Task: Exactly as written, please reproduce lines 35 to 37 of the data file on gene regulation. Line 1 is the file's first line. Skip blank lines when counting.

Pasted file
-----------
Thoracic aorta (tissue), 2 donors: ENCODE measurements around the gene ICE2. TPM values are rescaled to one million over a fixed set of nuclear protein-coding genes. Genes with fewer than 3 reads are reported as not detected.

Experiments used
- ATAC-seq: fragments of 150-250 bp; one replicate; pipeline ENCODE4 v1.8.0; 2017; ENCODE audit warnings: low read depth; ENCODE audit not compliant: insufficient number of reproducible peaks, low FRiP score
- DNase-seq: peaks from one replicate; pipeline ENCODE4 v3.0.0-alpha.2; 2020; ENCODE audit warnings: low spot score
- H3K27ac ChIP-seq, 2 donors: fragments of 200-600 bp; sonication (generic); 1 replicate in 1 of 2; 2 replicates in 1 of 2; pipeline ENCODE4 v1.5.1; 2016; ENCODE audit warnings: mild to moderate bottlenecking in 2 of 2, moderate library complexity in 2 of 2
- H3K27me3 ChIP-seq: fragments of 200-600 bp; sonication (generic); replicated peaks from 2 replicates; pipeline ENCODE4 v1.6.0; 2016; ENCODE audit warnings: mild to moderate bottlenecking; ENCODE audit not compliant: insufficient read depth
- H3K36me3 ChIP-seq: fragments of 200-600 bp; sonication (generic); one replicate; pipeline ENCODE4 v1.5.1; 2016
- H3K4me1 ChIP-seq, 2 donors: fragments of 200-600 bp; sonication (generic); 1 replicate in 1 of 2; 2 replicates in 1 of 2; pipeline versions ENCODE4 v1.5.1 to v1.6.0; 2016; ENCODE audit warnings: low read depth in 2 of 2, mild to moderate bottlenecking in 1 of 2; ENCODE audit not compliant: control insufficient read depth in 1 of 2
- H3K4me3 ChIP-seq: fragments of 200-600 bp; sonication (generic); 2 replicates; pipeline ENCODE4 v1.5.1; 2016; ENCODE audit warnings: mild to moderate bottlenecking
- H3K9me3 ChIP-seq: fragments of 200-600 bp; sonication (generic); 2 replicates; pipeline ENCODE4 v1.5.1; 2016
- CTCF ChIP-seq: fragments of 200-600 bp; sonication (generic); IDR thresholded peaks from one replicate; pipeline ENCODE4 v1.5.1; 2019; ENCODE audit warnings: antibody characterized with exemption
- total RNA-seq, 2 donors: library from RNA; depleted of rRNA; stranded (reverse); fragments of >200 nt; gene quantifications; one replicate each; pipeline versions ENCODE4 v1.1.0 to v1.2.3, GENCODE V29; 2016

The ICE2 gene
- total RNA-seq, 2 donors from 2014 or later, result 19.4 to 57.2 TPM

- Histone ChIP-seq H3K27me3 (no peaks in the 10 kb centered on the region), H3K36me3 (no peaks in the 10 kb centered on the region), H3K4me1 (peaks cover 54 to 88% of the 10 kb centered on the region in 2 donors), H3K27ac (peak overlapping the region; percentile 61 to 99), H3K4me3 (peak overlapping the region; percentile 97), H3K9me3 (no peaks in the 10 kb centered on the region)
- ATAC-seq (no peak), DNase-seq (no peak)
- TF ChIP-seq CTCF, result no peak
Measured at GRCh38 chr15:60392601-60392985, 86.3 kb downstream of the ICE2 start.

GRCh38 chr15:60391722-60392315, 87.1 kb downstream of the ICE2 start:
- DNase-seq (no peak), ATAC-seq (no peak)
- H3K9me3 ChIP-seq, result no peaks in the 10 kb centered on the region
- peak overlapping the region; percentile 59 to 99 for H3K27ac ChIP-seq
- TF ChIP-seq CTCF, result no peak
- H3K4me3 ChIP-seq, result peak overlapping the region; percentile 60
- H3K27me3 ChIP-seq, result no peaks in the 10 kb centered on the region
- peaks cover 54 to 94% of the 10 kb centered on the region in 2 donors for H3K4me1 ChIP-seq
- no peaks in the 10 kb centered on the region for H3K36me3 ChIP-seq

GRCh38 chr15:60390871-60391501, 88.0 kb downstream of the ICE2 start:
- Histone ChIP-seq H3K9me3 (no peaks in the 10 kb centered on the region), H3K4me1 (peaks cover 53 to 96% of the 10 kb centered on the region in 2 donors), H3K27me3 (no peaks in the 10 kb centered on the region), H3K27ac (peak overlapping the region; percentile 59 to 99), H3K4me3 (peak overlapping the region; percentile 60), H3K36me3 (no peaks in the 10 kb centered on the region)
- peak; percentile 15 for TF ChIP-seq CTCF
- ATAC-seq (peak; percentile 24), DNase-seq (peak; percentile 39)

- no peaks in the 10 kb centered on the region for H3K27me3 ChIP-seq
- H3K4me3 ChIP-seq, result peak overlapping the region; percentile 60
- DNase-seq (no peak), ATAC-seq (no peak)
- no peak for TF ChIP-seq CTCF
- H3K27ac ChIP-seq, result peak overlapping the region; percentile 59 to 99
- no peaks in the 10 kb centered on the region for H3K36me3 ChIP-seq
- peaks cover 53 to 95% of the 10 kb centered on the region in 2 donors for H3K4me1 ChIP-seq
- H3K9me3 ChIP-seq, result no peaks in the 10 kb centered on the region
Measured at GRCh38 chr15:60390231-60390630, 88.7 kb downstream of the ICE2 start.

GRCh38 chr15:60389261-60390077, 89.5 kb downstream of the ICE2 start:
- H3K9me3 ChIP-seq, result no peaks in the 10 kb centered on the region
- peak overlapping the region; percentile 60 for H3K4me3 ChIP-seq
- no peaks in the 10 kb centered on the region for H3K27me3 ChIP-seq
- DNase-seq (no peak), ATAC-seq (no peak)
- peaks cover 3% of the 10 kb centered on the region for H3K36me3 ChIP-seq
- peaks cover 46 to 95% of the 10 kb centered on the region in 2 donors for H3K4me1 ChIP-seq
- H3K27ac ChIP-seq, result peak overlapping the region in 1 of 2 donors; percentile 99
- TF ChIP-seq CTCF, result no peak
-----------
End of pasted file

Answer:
- no peak for TF ChIP-seq CTCF
- H3K27ac ChIP-seq, result peak overlapping the region; percentile 59 to 99
- no peaks in the 10 kb centered on the region for H3K36me3 ChIP-seq